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Improving Register Usage Chapter 8, Section 8.5 End. Omer Yehezkely

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Agenda Last Lecture at a glance Loop Interchange for Register Reuse Loop Fusion for Register Reuse Putting it All Together Complex Loop Nests Summary

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Last lecture at a glance (1) Assumption 1: Most compilers can handle register allocation to scalars (using node coloring algorithm). However they don’t know how to handle vectors. Assumption 2: We are dealing with RISC processors. All of the CPU operations need the data in the registers (except of load and store operations). Assumption 3: Memory Hierarchy: Accessing the registers is much faster than a cache hit, which is much faster than a cache miss and accessing the main memory, which is much faster than accessing the virtual memory (swap file)…

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Last lecture at a glance (2) Therefore our strategy will be: Do some transformation that will “expose” vector entries as scalars, and then let the good old compiler do the register allocation. We will benefit from avoiding unnecessary Load / Store operations.

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Last lecture at a glance (3) Example: (Scalar Replacement) DO I = 1, N DO J = 1, M A(I) = A(I) + B(J) ENDDO DO I = 1, N T = A(I) DO J = 1, M T = T + B(J) ENDDO A(I) = T ENDDO

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Last lecture at a glance (4) Dependences to consider: True dependence A(I) = … =A(I) Output dependence A(I) = … A(I) = Antidependence =A(I) … A(I) = Input dependence = A(I) … = A(I)

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Last lecture at a glance (5) We should also consider Loop Carried and Loop Independent dependences. In general the more dependences the merry. This is because there are probably more opportunities for registers reuse. We will use the dependences to decide if and how to “expose” the vectors as scalars.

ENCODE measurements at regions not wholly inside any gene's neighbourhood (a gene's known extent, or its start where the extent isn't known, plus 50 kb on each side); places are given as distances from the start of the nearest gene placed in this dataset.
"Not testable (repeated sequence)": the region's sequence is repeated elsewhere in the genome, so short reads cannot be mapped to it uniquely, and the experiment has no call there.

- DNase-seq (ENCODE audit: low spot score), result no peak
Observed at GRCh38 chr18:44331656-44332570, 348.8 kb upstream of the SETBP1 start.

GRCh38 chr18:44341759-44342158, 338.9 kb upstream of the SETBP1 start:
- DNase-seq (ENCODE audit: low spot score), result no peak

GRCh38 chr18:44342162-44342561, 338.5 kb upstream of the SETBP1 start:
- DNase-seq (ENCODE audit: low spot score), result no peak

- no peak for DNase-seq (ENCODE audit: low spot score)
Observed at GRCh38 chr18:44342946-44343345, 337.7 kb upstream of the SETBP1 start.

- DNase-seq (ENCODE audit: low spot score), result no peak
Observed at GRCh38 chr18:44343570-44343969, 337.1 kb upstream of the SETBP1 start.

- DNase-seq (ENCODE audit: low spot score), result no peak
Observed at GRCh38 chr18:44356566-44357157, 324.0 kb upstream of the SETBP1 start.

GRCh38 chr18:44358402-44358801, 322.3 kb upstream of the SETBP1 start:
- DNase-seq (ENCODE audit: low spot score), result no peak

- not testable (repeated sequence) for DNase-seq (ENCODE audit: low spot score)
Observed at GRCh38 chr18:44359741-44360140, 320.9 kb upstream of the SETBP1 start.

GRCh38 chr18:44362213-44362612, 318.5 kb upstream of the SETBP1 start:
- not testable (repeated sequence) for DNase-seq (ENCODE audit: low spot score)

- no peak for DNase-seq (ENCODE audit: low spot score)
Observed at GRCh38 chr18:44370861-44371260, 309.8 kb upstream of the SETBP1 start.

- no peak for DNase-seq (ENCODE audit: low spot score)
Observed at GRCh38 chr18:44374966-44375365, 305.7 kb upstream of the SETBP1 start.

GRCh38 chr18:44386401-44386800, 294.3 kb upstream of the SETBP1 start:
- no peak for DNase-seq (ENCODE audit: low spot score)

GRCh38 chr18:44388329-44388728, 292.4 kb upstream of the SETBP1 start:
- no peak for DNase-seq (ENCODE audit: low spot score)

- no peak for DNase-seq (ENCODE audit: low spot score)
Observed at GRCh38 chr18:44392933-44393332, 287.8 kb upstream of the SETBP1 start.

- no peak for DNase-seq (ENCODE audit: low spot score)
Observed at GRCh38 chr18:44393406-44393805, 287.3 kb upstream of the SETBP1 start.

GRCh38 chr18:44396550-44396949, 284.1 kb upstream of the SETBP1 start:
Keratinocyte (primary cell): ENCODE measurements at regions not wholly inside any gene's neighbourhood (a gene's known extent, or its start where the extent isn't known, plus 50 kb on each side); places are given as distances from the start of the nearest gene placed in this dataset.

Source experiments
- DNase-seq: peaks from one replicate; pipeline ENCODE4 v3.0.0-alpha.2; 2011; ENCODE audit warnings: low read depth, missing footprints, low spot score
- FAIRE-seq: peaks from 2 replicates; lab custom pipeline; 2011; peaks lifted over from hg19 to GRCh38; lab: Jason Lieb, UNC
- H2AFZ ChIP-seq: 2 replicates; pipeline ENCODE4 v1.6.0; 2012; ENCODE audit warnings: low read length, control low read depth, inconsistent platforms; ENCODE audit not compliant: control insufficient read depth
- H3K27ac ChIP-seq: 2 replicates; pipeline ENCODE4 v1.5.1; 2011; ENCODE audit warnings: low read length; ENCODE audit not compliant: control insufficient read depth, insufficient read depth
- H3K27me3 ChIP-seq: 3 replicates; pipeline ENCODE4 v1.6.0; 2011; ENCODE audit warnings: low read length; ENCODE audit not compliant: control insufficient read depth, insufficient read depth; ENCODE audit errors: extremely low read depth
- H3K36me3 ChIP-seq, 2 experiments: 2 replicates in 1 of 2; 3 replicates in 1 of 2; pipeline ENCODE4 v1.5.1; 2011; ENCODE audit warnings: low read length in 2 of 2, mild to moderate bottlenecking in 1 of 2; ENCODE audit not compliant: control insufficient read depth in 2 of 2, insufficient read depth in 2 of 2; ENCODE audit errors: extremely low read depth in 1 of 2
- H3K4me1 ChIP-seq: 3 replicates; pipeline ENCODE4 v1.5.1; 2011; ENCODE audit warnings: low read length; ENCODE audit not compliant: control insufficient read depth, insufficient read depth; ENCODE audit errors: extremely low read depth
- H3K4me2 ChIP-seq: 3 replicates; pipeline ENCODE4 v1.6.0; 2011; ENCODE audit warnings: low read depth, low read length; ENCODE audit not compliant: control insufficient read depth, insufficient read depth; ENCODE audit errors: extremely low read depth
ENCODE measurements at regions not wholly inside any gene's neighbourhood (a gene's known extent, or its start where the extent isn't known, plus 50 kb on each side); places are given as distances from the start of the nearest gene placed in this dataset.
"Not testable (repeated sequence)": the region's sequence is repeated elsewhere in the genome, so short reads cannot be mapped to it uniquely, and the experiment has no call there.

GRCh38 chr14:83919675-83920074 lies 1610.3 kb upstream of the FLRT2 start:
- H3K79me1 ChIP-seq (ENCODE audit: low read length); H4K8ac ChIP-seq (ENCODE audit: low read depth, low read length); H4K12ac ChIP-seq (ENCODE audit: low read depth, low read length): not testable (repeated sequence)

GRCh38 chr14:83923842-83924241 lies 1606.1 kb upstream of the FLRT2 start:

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Last lecture at a glance (6) We saw : Scalar Replacement (see first example) – this is the actual “exposure”. Unroll and Jam – Unrolling of loops in order to bring dependences that are carried by an outer loop into the inner loop. This can benefit register reuse if we apply Scalar Replacement afterwards.

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Last lecture at a glance (7) Example: (Unroll and Jam) Original Code DO I = 1, N*2 DO J = 1, M A(I) = A(I) + B(J) ENDDO Unroll and Jam DO I = 1, N*2, 2 DO J = 1, M A(I) = A(I) + B(J) A(I+1) = A(I+1) +B(J) ENDDO Scalar Replacement DO I = 1, N*2, 2 s0 = A(I) s1 = A(I+1) DO J = 1, M t = B(J) s0 = s0 + t s1 = s1 + t ENDDO A(I) = s0 A(I+1) = s1 ENDDO

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Agenda Last Lecture at a glance Loop Interchange for Register Reuse Loop Fusion for Register Reuse Putting it All Together Complex Loop Nests Summary

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Loop Interchange (1) Loop nesting is not always optimal in regard to register reuse. For example, on CPUs with no vector engines, the following code (matrix initialization): DO I=2, N A(1:M, I) = A(1:M, I-1) ENDDO Will be converted into: DO I = 2, N DO J = 1, M A(J, I) = A(J, I-1) ENDDO

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Loop Interchange (2) Which will be implemented in the following way: DO I = 2, N DO J = 1, M R1 = A(J, I-1) A(J, I) = R1 ENDDO Which is not too clever, since it has (N-1)*M Load and Store operations. If we change the order of the loops we can get a better implementation.

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Loop Interchange (3) Original Code DO I = 2, N DO J = 1, M A(J, I) = A(J, I-1) ENDDO Loop Interchange DO J = 1, M DO I = 2, N A(J, I) = A(J, I-1) ENDDO Scalar Replacement DO J = 1, M R1 = A(J, 1) DO I = 2, N A(J, I) = R1 ENDDO This implementation still requires (N-1)*M Store operations (we can’t escape that), but it only requires M Load operations which can make the running time considerably shorter.